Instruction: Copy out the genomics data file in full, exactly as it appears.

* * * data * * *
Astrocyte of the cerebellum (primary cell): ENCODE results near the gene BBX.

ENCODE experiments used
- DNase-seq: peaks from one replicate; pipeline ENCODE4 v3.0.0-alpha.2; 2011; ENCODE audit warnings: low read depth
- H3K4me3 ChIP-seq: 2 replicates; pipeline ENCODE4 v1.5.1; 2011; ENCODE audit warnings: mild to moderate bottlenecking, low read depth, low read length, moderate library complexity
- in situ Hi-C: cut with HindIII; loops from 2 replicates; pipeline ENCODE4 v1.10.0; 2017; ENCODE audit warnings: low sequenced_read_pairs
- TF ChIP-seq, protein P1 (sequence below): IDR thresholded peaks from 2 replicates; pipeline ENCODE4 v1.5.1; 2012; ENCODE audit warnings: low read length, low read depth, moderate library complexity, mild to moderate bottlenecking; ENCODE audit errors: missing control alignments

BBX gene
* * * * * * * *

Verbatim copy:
Astrocyte of the cerebellum (primary cell): ENCODE results near the gene BBX.

ENCODE experiments used
- DNase-seq: peaks from one replicate; pipeline ENCODE4 v3.0.0-alpha.2; 2011; ENCODE audit warnings: low read depth
- H3K4me3 ChIP-seq: 2 replicates; pipeline ENCODE4 v1.5.1; 2011; ENCODE audit warnings: mild to moderate bottlenecking, low read depth, low read length, moderate library complexity
- in situ Hi-C: cut with HindIII; loops from 2 replicates; pipeline ENCODE4 v1.10.0; 2017; ENCODE audit warnings: low sequenced_read_pairs
- TF ChIP-seq, protein P1 (sequence below): IDR thresholded peaks from 2 replicates; pipeline ENCODE4 v1.5.1; 2012; ENCODE audit warnings: low read length, low read depth, moderate library complexity, mild to moderate bottlenecking; ENCODE audit errors: missing control alignments

BBX gene